“We are a people who find it impossible to live with each other’s story. This is a distortion of our faith, and a failure to recognise that our faith is a story … a story to be told in the living of our lives.” – David Porter
“Can we tell stories of what the future might look like?” – Rev Heather Morris
Stories of the past, and of the future, framed the conversation generated last night at Contemporary Christianity’s annual Catherwood lecture, delivered by Canon David Porter, a former director of Evangelical Contribution on Northern Ireland (ECONI), member of the Consultative Group on the Past (Eames-Bradley) and now director of reconciliation ministries at Coventry Cathedral.
The event capped a flurry of faith-based activity in East Belfast this week, including a jam-packed meeting to pray for peace on Wednesday night and the re-launch of ECONI’s (now Contemporary Christianity) For God and His Glory Alone on Thursday morning. It is the 25th anniversary of For God and His Glory Alone, a document that outlined ten biblical principles that make for peace, encouraging Christians to use the document as a spur to reflection and action.
This is in the context of the invitation to American diplomat Richard Haass to come to Northern Ireland to assist in sorting out flags, parades and dealing with the past, an invitation that represents a failure not just of our politicians – but of our whole society – to come to grips with the Troubles and to commit to working together for a better future.
Those who spoke at these events were clearly calling Christians to get involved, seeing the present juncture as a fragile and critical phase in our “post Troubles” transition that requires a refusal to accept a benign apartheid, a “shared out” future, and a naïve “drawing a line under the past.”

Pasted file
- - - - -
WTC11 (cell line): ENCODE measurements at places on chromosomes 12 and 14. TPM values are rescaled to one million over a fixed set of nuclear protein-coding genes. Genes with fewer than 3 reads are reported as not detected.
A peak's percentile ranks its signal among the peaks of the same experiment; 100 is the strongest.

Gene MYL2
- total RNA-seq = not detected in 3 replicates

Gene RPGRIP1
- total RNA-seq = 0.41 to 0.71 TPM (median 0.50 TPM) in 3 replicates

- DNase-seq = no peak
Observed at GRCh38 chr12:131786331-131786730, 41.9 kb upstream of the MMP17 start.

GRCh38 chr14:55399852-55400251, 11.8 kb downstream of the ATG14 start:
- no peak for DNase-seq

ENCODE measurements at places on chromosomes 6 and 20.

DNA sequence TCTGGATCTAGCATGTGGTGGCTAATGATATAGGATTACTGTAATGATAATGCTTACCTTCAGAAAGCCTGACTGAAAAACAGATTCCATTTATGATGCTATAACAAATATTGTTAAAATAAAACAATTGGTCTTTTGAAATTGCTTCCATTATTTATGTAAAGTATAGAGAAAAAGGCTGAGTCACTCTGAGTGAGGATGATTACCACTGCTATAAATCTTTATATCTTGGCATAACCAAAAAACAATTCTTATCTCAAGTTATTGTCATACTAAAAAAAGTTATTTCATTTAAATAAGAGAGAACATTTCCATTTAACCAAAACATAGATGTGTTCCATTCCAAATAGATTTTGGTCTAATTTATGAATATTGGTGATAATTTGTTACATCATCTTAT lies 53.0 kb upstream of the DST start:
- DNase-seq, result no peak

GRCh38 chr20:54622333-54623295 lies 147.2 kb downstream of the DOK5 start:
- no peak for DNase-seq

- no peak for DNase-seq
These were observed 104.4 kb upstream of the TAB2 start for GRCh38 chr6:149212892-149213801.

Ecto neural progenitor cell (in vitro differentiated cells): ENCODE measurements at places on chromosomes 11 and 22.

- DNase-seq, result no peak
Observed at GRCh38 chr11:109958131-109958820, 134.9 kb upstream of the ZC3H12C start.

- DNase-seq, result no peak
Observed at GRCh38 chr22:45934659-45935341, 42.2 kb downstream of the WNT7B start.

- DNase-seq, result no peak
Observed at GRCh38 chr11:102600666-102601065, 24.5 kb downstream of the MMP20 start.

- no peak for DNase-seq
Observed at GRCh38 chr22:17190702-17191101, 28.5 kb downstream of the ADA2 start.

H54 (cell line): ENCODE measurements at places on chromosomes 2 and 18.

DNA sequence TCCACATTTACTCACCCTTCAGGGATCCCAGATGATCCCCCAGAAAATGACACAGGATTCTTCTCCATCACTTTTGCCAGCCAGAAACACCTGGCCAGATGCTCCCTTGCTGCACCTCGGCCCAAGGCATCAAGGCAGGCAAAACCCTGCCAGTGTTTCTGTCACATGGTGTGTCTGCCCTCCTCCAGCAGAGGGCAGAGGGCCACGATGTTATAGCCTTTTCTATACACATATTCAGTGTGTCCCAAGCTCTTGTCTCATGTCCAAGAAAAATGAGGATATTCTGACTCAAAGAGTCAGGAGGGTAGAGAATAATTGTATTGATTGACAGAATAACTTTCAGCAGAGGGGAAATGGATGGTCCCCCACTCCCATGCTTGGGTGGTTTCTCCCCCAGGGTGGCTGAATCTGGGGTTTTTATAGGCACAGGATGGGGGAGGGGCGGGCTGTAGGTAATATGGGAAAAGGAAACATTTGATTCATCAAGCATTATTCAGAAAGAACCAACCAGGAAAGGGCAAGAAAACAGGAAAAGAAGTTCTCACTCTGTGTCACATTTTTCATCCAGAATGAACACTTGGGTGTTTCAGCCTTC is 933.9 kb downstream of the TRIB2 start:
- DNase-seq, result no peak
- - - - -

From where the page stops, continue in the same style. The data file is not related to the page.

Porter’s lecture was a mixture of reflections on the history of ECONI, peacebuilding lessons that were learned through his involvement with ECONI, and the further development of his thought through his work in Coventry over the past five years. Rev Heather Morris, President of the Methodist Church in Ireland, responded to his lecture.
Both Porter and Morris drew attention to the importance of stories and storytelling. Our public sphere is full of competing and oppositional stories about what happened in the past, who was/is responsible, and what it means to belong to our so-called “two communities.”
As Porter acknowledged, “history is working against us,” when we consider the long-standing nature of the stories we have told ourselves about “The Other.” The stories go back centuries, drawing on violence, trauma and oppression that occurred long before the Troubles. That’s compounded by the still very raw pain that victims and survivors of the Troubles continue to experience. Porter said:
“We de-story the lives of others, render them meaningless and illegitimate. We are a people who find it impossible to live with each other’s story. This is a distortion of our faith, and a failure to recognise that our faith is a story … a story to be told in the living of our lives.”
Porter quoted American theologian Stanley Hauerwas, who defines reconciliation in terms of shared stories:
“Hauerwas says that when my enemy can tell my story and I can say, ‘I recognise that story,’ that’s a form of reconciliation.”
In a context like Northern Ireland where trying to concoct an agreed “story” about the past is both futile and, I would say, unjust, Hauerwas’ definition provides something, albeit something imperfect, to strive for:
An understanding of where The Other is coming from and an ability to understand why “They” might tell their story that way.
Porter added that storytelling must happen in an atmosphere of mercy, in which there is a refusal to continue drawing boundaries around “them” and “us.” He related how after the bombing of Coventry Cathedral in the Second World War, it was decided to write “Father Forgive” on the wall of the church.